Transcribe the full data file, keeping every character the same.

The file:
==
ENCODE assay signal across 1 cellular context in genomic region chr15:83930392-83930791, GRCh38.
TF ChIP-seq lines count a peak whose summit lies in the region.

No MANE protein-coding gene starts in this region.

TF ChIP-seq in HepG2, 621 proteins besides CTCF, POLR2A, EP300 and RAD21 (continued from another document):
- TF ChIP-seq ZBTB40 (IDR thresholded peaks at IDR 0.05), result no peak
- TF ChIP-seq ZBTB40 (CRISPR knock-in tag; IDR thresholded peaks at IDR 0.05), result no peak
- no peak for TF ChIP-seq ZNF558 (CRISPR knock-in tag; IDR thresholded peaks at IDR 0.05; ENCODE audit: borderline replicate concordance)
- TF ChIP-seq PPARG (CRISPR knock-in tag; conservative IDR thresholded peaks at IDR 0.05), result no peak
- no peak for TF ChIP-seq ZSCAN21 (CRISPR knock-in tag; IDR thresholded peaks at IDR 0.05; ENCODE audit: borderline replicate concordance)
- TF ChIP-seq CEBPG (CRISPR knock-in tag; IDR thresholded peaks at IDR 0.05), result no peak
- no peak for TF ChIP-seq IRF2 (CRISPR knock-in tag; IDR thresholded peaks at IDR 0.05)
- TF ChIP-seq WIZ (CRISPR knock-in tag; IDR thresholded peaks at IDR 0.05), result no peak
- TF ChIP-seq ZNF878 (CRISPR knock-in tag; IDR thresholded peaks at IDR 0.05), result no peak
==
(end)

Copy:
ENCODE assay signal across 1 cellular context in genomic region chr15:83930392-83930791, GRCh38.
TF ChIP-seq lines count a peak whose summit lies in the region.

No MANE protein-coding gene starts in this region.

TF ChIP-seq in HepG2, 621 proteins besides CTCF, POLR2A, EP300 and RAD21 (continued from another document):
- TF ChIP-seq ZBTB40 (IDR thresholded peaks at IDR 0.05), result no peak
- TF ChIP-seq ZBTB40 (CRISPR knock-in tag; IDR thresholded peaks at IDR 0.05), result no peak
- no peak for TF ChIP-seq ZNF558 (CRISPR knock-in tag; IDR thresholded peaks at IDR 0.05; ENCODE audit: borderline replicate concordance)
- TF ChIP-seq PPARG (CRISPR knock-in tag; conservative IDR thresholded peaks at IDR 0.05), result no peak
- no peak for TF ChIP-seq ZSCAN21 (CRISPR knock-in tag; IDR thresholded peaks at IDR 0.05; ENCODE audit: borderline replicate concordance)
- TF ChIP-seq CEBPG (CRISPR knock-in tag; IDR thresholded peaks at IDR 0.05), result no peak
- no peak for TF ChIP-seq IRF2 (CRISPR knock-in tag; IDR thresholded peaks at IDR 0.05)
- TF ChIP-seq WIZ (CRISPR knock-in tag; IDR thresholded peaks at IDR 0.05), result no peak
- TF ChIP-seq ZNF878 (CRISPR knock-in tag; IDR thresholded peaks at IDR 0.05), result no peak